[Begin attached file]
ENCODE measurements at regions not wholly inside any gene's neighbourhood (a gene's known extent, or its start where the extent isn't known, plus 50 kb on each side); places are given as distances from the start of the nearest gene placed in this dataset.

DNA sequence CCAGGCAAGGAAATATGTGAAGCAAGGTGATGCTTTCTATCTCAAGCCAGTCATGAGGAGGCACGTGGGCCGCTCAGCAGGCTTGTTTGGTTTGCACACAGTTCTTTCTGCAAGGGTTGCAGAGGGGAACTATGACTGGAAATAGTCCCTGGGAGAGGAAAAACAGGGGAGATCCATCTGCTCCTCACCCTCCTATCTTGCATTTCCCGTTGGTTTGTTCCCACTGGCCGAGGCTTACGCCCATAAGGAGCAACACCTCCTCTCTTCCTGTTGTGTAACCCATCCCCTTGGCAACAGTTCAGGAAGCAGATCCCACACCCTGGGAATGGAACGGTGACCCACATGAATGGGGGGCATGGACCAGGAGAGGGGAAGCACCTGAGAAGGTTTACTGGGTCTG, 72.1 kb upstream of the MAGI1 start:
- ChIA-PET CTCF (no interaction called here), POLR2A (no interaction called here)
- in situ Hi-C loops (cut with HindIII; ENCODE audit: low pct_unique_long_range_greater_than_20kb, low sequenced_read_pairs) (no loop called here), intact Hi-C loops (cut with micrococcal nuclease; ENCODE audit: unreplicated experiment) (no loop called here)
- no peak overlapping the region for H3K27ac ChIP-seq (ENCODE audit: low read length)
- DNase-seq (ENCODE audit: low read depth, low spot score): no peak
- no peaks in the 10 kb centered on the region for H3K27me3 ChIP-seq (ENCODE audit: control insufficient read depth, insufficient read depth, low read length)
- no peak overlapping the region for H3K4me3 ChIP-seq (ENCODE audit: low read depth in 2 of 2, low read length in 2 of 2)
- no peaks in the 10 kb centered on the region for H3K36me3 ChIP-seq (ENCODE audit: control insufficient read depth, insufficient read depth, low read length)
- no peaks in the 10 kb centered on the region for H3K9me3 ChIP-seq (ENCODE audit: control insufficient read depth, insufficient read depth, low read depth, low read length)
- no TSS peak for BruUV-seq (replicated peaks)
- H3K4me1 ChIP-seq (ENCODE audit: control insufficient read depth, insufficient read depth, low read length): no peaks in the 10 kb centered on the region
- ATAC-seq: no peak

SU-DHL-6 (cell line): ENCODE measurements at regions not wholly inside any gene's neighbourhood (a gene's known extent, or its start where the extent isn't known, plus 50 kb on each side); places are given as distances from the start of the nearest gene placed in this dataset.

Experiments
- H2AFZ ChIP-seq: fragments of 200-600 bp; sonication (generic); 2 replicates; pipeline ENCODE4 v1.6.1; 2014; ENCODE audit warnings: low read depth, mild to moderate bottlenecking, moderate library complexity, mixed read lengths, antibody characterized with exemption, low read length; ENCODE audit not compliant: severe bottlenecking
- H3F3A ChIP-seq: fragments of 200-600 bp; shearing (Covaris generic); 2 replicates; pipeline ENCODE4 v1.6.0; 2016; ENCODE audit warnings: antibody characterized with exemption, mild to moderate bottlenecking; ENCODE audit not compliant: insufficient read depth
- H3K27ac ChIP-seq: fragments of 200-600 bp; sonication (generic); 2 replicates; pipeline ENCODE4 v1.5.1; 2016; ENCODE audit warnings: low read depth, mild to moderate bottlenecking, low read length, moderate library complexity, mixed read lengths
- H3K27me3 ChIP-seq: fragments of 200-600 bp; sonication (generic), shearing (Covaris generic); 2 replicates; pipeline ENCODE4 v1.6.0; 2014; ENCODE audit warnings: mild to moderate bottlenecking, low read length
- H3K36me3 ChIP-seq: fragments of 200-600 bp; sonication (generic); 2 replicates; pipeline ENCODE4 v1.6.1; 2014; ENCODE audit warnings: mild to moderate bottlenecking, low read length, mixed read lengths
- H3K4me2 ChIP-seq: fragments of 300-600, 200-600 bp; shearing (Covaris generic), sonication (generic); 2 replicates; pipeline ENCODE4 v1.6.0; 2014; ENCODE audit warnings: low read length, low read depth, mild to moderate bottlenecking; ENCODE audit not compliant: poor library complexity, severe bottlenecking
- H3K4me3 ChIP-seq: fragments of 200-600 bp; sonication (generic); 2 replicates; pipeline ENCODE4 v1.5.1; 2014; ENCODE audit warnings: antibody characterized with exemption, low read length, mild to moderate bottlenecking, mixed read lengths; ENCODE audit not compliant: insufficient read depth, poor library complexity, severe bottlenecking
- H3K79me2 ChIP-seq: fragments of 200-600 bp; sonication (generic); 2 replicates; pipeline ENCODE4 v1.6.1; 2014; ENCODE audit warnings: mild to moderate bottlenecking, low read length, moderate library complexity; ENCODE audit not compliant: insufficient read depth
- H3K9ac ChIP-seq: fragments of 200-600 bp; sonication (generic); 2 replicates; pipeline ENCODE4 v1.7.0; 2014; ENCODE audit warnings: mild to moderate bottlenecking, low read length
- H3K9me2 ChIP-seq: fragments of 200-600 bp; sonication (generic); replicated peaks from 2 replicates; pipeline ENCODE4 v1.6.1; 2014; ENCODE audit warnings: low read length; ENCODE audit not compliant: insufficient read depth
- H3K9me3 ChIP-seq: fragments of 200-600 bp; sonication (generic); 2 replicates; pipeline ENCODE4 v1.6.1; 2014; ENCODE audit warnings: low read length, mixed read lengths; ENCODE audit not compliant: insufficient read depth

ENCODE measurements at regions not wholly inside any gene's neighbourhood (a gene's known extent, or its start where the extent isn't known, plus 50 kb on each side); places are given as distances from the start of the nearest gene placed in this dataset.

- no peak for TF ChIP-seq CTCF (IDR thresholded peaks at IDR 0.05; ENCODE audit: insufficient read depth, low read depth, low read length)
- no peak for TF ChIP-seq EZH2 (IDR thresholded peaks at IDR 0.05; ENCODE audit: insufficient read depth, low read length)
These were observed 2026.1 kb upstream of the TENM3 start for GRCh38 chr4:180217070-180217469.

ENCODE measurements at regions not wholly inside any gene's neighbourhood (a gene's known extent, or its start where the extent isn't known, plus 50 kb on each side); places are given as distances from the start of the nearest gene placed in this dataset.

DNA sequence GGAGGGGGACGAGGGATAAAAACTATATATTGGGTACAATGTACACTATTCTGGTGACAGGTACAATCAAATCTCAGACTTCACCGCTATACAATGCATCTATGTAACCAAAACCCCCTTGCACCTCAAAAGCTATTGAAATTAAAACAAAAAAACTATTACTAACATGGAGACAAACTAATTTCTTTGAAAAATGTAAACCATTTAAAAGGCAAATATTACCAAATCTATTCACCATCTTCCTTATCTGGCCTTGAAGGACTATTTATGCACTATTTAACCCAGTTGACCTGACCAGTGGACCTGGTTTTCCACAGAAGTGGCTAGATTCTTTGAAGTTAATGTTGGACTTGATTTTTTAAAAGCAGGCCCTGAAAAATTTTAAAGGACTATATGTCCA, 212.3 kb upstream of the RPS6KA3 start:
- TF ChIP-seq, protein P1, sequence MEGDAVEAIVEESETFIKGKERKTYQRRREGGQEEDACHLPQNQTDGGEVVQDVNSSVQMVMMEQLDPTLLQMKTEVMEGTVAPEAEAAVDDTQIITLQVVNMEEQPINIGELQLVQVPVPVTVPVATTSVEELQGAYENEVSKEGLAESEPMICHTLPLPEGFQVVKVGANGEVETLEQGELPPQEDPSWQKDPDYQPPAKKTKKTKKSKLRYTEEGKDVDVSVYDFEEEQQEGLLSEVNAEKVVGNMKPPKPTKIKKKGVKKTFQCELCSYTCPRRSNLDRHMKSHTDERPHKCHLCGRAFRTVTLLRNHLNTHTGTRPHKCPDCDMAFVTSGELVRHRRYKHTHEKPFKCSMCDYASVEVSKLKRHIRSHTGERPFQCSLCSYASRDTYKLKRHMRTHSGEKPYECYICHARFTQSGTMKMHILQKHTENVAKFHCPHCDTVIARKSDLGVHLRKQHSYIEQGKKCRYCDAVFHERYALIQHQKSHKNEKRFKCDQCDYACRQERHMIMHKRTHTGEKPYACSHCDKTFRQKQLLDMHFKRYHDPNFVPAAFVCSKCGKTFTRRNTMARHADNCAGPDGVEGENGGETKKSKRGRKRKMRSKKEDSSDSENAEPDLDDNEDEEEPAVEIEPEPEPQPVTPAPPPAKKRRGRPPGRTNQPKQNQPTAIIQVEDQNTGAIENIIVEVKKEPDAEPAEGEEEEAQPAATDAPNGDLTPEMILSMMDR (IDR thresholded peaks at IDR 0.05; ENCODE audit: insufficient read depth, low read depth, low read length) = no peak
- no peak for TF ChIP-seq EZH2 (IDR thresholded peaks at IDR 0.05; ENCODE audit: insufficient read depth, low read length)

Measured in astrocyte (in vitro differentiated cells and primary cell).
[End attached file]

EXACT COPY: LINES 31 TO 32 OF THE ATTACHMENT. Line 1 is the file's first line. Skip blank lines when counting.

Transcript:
ENCODE measurements at regions not wholly inside any gene's neighbourhood (a gene's known extent, or its start where the extent isn't known, plus 50 kb on each side); places are given as distances from the start of the nearest gene placed in this dataset.

DNA sequence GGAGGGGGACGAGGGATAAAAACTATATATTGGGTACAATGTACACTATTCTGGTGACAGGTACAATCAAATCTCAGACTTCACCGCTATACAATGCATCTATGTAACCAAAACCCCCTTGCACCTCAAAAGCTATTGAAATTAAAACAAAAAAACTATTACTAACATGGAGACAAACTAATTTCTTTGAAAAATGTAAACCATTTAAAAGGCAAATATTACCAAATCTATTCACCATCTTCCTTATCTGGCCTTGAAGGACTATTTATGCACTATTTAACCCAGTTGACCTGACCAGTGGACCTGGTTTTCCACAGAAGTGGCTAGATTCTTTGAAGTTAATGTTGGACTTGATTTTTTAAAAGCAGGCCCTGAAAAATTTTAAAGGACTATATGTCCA, 212.3 kb upstream of the RPS6KA3 start: